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Wendell George | The story behind Paschal Sherman Indian School

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Pascal Sherman School. (Provided photo)

Twenty years of persistent lobbying effort finally culminated with the May 16, 2005, opening of the $18 million Paschal Sherman Indian School.

The Colville Confederated Tribes were in competition with many needy BIA schools across the Nation. The Tribes climbed up the priority list only to be knocked down again. The tribes’ position was solidified after the Washington, D.C., visit in 2000 by Council Chair Colleen Cawston, School Superintendent Mary Hall, and two School Board members, Arky Andrews and yours truly.

The school was established at the St. Mary’s Mission in 1886 by Father DeRouge. Fire damage took its toll and the remaining buildings were eventually condemned. The tribes took over the school by mutual agreement with the Catholic Church in 1973.

The school was named after Frank Wapato, the grandson of Wapato John, half-brother of Chilcosahaskt. He attended the Mission School in the early 1900s. As was common practice he agreed to the name suggested by Father DeRouge. He went on to a doctorate and worked in Washington, D.C., on Indian law. English was encouraged when my dad, Moses, went in 1914 so he proudly recited the only words he knew, the cuss words of his dad’s ranch hands. He did learn discipline and how to cope with the outside world.

Today, as in the past, some of the children stay in the dormitory because it is their only choice. Others attend because they want to experience the culture of the tribes. The K-9 School has about 200 children counting preschool. The school conforms to state and federal regulations and is associated with the Omak School District.

The school was built in record time with the help of many tribal members. It has many unique features reflecting tribal culture. The building faces the customary east, taking advantage of the natural sunlight through large windows. The internal lights automatically turn on when needed.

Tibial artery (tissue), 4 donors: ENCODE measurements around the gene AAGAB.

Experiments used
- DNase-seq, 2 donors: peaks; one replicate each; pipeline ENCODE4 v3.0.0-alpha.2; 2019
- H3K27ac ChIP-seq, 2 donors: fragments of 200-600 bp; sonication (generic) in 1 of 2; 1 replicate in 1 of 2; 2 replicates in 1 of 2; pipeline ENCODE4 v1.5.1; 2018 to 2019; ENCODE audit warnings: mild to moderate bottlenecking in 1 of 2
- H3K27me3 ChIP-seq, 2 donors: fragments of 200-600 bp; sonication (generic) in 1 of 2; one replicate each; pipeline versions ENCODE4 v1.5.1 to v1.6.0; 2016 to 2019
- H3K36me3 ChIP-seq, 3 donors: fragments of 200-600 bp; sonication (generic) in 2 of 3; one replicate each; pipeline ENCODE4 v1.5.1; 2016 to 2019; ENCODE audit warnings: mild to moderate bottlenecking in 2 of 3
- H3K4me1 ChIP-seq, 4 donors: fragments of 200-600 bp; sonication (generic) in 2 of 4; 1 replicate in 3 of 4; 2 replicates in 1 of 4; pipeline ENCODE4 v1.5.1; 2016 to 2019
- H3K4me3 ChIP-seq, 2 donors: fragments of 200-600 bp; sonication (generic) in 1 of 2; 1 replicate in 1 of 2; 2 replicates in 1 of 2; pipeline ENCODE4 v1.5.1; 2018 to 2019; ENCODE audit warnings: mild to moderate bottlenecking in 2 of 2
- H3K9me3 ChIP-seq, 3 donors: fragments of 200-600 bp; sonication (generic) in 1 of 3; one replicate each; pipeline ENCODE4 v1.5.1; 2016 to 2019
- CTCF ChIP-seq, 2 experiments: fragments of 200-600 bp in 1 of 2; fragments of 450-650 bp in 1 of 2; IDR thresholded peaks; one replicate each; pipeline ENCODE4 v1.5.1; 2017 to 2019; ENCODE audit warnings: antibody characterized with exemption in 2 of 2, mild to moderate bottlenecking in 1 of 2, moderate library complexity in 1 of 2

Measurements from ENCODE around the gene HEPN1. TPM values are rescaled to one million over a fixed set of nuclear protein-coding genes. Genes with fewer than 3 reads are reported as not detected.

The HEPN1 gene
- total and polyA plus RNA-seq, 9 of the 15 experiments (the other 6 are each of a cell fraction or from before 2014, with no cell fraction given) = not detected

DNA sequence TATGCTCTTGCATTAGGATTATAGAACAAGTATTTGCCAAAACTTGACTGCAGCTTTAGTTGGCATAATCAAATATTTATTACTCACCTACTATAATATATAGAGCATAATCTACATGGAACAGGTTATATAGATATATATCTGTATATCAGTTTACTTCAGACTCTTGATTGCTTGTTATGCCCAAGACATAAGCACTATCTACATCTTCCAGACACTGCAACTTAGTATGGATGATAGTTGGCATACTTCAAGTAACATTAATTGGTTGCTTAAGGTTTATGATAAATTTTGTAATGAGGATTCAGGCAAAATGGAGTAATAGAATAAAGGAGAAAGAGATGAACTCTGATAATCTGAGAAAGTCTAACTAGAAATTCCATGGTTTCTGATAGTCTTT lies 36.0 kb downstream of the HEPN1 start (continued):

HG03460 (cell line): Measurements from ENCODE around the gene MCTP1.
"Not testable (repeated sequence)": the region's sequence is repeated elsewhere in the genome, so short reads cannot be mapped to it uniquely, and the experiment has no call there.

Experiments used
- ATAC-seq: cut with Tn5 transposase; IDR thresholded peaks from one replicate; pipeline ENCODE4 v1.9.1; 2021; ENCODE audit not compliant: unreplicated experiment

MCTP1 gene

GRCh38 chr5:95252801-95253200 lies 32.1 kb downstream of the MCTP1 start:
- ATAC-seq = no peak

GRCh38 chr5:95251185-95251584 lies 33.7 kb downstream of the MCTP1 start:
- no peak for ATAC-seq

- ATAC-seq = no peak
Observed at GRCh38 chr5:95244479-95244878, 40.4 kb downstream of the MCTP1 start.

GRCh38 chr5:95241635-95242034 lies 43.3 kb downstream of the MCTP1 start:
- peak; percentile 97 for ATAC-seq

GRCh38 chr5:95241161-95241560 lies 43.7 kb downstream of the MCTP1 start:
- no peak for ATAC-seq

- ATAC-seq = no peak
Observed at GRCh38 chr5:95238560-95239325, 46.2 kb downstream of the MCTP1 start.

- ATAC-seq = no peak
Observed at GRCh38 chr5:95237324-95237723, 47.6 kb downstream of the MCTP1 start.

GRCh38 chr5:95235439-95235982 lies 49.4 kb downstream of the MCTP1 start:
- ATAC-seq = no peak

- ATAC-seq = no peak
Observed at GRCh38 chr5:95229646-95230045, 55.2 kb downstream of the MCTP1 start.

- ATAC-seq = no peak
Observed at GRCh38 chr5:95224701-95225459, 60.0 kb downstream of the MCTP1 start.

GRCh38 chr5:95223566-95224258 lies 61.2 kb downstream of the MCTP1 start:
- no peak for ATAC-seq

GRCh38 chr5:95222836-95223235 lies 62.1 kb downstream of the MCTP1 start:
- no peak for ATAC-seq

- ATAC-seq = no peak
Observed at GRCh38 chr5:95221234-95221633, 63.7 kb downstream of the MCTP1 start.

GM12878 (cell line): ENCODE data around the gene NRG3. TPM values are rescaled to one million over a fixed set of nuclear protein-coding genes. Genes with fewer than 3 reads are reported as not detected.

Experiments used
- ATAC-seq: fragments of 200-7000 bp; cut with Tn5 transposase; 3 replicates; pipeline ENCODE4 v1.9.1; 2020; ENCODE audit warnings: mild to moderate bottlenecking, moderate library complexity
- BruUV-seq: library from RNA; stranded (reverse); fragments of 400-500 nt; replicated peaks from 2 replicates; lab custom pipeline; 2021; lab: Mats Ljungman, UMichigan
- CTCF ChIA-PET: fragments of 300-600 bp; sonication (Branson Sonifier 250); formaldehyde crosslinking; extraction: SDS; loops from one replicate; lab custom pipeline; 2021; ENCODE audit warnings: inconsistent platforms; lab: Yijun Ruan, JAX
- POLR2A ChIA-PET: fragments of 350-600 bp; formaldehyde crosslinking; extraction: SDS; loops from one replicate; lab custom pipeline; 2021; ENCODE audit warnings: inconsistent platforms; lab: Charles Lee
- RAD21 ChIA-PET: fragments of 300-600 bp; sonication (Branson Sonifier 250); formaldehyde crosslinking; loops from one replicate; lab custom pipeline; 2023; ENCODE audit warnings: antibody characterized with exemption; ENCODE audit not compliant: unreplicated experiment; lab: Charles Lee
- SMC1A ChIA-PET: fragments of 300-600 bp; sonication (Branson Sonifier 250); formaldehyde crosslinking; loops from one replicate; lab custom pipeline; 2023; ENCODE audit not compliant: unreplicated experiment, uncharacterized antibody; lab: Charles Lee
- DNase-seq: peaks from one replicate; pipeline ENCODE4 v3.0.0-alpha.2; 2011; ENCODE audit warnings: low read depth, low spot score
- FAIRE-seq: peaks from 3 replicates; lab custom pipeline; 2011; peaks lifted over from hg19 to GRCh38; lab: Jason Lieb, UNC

Tribal members enjoy the school’s Sunflower Festival, celebrated annually in May. That has evolved into a 3-on-3 basketball tournament, fun runs, and the traditional tribal cultural and history displays along with a free dinner with Indian food such as salmon, deer, bitter roots and camas. Local schools allow their students to attend.

The twelve tribes are represented by the massive pine logs reaching the ceiling and the entrance floor mosaic of their aboriginal lands. Hanging in a spiral are salmon sculptures swimming toward the ceiling. When the sun is shining through the large windows to the off-white, see-through cloth panel a coyote is formed daily at 10:40 a.m. by the precisely arranged salmon mobiles which block out the sun’s rays and reflects his shadow on the panel screen.

The salmon calendar moves in a figure eight through the four seasons which indicates the four directions of the Medicine Wheel. The position of the shadow moves up and down on the display panel as the earth moves through the four seasons.

The church provides three Jesuit volunteers every year to help the teaching staff. The mutual enjoyment they experience with the children resulted in some of them returning to the area after becoming certified teachers. Larry Witt has 39 years at the school.

Tribal members, such as my cousins Anita Cheer and Karen Sam, also taught at the school. Barbara Quintasket was named Washington state’s teacher of the year. Debbie Simpson attended the school and became superintendent in 2002.

Wendell George writes Go-la’-ka Wa-wal-sh (Raven Speaks). He can be reached via email at wvegeorge@charter.net. His books are available at the local book stores, tribal museum and Amazon.

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